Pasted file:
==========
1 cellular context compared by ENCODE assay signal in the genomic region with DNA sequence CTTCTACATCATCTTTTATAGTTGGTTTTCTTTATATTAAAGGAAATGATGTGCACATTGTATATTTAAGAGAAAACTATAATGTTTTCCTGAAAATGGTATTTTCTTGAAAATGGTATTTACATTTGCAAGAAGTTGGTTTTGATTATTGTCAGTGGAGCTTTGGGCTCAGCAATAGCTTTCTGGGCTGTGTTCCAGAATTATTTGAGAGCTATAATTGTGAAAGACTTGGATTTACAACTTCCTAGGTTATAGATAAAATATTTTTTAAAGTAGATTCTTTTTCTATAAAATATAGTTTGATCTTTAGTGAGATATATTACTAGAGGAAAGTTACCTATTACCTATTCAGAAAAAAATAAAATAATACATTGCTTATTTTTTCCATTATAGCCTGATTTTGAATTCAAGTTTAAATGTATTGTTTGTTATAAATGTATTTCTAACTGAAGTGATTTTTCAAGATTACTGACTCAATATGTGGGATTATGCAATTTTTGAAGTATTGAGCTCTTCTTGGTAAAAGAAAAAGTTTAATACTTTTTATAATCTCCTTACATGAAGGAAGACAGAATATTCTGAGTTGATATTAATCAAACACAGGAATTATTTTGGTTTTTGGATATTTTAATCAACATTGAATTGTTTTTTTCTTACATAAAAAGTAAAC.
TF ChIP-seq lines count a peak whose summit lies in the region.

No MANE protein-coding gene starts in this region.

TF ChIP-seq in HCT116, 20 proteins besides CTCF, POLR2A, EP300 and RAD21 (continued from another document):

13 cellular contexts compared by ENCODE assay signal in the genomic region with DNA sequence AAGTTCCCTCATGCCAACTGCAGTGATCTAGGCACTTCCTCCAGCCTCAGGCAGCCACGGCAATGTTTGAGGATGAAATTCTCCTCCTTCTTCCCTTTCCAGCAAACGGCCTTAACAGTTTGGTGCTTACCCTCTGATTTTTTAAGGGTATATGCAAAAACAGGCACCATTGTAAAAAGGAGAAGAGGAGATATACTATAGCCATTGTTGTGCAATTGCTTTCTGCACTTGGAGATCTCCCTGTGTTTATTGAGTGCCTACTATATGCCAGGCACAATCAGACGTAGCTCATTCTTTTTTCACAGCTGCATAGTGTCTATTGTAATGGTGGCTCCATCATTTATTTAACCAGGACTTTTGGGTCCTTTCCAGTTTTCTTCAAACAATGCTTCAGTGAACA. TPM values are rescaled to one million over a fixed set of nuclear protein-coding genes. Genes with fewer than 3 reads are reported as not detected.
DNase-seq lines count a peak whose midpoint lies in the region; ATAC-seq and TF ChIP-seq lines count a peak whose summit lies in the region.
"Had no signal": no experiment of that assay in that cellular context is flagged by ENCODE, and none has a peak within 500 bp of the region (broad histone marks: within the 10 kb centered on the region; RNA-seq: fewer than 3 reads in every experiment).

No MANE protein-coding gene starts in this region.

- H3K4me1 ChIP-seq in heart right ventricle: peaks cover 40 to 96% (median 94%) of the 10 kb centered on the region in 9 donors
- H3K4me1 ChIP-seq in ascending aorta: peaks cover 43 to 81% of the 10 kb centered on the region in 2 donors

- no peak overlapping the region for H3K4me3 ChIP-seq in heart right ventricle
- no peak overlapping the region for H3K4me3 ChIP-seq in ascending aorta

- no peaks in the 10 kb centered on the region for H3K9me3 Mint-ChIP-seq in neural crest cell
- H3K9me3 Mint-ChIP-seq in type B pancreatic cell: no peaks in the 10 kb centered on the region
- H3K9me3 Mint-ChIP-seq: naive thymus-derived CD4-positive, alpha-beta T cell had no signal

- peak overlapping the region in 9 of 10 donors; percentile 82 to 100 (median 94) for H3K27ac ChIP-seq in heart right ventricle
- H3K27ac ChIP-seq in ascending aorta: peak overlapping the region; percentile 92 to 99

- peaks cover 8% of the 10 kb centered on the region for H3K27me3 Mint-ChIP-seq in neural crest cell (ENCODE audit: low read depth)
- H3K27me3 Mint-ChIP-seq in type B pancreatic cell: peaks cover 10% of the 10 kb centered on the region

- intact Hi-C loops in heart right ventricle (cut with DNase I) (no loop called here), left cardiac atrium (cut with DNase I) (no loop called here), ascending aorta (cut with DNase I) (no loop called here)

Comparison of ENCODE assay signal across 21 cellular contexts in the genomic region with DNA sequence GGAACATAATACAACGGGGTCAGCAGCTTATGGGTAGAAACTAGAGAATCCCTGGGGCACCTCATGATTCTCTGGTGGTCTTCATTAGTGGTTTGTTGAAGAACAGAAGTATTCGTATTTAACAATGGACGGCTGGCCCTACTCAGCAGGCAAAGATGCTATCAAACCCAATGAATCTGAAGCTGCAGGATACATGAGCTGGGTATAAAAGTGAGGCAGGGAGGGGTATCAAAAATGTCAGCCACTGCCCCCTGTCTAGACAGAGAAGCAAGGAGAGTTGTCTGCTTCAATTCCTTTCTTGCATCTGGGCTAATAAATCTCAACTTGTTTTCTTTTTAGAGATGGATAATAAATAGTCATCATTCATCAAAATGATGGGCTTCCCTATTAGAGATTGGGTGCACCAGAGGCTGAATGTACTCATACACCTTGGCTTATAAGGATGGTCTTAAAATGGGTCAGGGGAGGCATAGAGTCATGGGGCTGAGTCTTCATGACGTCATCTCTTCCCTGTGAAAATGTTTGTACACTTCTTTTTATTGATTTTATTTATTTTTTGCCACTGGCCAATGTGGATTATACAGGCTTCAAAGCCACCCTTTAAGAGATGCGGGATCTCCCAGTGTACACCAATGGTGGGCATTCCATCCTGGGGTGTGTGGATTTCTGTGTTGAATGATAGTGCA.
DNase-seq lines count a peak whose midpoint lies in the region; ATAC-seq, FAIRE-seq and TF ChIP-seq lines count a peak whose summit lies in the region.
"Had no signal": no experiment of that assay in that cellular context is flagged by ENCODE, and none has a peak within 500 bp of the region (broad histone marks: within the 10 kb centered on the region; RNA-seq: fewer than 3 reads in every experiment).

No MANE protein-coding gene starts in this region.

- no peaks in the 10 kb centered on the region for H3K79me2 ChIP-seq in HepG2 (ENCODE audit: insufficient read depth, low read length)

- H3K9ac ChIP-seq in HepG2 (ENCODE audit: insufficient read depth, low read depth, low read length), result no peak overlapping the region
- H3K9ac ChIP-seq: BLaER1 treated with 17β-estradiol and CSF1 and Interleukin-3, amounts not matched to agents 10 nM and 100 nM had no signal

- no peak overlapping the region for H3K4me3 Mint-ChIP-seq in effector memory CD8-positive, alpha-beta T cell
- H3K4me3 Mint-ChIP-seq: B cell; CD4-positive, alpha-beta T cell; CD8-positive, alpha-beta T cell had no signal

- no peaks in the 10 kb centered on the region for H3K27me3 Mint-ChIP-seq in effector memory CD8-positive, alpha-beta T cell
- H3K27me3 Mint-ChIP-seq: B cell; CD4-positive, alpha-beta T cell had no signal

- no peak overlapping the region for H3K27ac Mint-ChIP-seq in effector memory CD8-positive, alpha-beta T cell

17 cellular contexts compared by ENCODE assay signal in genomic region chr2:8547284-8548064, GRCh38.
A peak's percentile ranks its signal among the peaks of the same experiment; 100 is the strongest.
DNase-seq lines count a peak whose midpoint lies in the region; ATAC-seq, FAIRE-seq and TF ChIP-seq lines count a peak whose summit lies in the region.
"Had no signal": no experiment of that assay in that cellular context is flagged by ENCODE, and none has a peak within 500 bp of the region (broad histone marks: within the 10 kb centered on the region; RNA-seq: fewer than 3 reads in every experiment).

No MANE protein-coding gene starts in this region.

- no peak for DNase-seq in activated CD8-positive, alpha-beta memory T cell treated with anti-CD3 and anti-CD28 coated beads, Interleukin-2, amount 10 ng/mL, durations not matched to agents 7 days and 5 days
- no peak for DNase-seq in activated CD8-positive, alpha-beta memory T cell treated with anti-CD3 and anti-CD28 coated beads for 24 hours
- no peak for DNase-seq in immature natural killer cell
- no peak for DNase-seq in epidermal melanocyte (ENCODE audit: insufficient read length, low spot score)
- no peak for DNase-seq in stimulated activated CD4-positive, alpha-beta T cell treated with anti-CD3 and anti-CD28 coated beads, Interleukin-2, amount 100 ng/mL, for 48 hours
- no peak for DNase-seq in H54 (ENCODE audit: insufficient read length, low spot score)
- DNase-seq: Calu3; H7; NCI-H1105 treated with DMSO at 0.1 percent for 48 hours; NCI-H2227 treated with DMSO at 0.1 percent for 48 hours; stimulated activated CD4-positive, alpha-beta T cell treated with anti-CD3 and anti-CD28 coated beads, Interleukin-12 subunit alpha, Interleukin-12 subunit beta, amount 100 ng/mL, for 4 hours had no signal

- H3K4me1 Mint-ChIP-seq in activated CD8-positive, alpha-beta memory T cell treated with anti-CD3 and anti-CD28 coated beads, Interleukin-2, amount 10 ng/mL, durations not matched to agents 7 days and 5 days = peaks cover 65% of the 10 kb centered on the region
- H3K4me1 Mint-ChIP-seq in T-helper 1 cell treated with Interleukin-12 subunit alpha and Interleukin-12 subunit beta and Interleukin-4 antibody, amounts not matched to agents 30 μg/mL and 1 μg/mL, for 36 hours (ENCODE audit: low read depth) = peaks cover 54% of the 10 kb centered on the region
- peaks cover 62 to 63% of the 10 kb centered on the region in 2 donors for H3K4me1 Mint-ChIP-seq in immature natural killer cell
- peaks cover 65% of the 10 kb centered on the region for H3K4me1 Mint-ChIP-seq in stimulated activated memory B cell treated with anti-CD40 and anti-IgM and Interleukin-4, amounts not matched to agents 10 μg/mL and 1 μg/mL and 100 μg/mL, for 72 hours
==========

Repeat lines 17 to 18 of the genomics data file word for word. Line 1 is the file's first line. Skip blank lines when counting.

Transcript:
- H3K27ac ChIP-seq in ascending aorta: peak overlapping the region; percentile 92 to 99

- peaks cover 8% of the 10 kb centered on the region for H3K27me3 Mint-ChIP-seq in neural crest cell (ENCODE audit: low read depth)